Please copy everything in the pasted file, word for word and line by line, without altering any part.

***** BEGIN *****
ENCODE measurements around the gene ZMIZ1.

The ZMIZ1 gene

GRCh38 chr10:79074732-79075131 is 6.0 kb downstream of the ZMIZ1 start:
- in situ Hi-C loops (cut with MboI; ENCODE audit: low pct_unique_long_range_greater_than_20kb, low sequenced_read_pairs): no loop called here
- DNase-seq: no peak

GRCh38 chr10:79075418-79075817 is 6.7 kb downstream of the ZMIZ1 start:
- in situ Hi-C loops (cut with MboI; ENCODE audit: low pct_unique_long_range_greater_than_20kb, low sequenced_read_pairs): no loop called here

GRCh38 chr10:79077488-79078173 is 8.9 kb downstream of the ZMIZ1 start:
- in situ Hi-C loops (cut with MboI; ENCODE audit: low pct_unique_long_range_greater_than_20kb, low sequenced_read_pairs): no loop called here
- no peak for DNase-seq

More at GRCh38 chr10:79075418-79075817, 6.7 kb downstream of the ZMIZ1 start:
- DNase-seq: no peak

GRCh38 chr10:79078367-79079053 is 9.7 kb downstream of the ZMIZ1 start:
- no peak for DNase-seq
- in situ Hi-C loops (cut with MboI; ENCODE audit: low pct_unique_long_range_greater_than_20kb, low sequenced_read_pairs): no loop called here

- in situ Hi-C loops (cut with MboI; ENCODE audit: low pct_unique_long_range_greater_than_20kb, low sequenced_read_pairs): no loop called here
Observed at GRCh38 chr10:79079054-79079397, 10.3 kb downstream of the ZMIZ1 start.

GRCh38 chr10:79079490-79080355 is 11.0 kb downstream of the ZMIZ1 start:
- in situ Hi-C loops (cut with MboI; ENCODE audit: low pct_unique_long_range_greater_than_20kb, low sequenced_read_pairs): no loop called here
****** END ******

ENCODE measurements around the gene ZMIZ1.

The ZMIZ1 gene

GRCh38 chr10:79074732-79075131 is 6.0 kb downstream of the ZMIZ1 start:
- in situ Hi-C loops (cut with MboI; ENCODE audit: low pct_unique_long_range_greater_than_20kb, low sequenced_read_pairs): no loop called here
- DNase-seq: no peak

GRCh38 chr10:79075418-79075817 is 6.7 kb downstream of the ZMIZ1 start:
- in situ Hi-C loops (cut with MboI; ENCODE audit: low pct_unique_long_range_greater_than_20kb, low sequenced_read_pairs): no loop called here

GRCh38 chr10:79077488-79078173 is 8.9 kb downstream of the ZMIZ1 start:
- in situ Hi-C loops (cut with MboI; ENCODE audit: low pct_unique_long_range_greater_than_20kb, low sequenced_read_pairs): no loop called here
- no peak for DNase-seq

More at GRCh38 chr10:79075418-79075817, 6.7 kb downstream of the ZMIZ1 start:
- DNase-seq: no peak

GRCh38 chr10:79078367-79079053 is 9.7 kb downstream of the ZMIZ1 start:
- no peak for DNase-seq
- in situ Hi-C loops (cut with MboI; ENCODE audit: low pct_unique_long_range_greater_than_20kb, low sequenced_read_pairs): no loop called here

- in situ Hi-C loops (cut with MboI; ENCODE audit: low pct_unique_long_range_greater_than_20kb, low sequenced_read_pairs): no loop called here
Observed at GRCh38 chr10:79079054-79079397, 10.3 kb downstream of the ZMIZ1 start.

GRCh38 chr10:79079490-79080355 is 11.0 kb downstream of the ZMIZ1 start:
- in situ Hi-C loops (cut with MboI; ENCODE audit: low pct_unique_long_range_greater_than_20kb, low sequenced_read_pairs): no loop called here